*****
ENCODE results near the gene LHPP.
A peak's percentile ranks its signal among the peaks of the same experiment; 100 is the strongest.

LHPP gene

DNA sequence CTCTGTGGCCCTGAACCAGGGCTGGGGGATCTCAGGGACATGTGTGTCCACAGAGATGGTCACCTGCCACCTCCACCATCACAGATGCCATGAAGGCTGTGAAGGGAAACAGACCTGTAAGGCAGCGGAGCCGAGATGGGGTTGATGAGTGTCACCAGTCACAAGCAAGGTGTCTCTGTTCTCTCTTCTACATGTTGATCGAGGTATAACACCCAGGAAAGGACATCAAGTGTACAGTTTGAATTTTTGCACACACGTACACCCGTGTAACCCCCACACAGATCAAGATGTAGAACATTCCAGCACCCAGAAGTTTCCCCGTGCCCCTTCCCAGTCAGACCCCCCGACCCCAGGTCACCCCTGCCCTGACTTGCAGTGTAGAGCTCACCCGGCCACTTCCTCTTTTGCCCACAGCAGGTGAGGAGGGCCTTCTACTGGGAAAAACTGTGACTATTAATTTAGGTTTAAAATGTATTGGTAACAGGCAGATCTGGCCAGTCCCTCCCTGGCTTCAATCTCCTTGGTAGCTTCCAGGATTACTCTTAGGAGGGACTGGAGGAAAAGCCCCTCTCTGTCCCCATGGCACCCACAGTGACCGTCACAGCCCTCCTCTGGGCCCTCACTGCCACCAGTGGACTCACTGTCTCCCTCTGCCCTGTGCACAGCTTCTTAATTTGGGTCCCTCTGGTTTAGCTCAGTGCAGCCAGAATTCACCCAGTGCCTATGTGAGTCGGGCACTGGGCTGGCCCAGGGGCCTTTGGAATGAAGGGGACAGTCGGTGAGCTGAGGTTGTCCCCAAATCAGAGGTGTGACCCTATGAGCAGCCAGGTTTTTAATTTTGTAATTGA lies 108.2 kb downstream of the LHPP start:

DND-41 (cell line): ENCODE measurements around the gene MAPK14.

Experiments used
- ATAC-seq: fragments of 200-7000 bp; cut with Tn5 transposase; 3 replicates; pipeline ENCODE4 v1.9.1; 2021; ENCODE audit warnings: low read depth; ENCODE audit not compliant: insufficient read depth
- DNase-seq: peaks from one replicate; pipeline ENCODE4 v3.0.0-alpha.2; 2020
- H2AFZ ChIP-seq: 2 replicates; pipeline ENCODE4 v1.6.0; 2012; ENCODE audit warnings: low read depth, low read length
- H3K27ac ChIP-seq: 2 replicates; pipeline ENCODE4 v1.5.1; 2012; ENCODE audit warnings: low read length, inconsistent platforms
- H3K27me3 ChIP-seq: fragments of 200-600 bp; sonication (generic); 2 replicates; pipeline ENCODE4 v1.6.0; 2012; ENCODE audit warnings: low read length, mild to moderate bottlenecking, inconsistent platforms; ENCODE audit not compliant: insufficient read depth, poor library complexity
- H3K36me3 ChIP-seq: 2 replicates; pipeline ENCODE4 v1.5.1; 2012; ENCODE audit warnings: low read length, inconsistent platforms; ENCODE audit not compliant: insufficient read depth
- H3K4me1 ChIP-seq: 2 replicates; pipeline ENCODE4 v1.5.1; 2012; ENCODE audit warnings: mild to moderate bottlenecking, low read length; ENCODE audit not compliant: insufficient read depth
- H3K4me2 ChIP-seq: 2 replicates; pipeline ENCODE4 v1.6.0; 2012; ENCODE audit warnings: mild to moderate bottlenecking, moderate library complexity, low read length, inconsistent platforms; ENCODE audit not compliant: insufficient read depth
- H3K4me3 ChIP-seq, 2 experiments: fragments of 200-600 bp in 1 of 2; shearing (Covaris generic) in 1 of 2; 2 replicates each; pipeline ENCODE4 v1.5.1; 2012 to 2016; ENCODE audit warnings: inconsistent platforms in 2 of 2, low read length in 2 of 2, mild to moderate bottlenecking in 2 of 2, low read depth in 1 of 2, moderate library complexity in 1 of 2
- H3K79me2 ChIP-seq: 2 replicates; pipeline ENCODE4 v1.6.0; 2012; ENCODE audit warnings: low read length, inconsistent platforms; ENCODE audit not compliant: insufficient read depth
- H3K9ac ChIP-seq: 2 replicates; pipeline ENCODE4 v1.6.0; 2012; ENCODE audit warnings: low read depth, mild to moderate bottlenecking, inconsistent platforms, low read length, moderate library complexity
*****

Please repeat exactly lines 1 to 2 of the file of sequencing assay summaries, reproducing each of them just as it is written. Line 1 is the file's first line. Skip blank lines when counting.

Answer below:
ENCODE results near the gene LHPP.
A peak's percentile ranks its signal among the peaks of the same experiment; 100 is the strongest.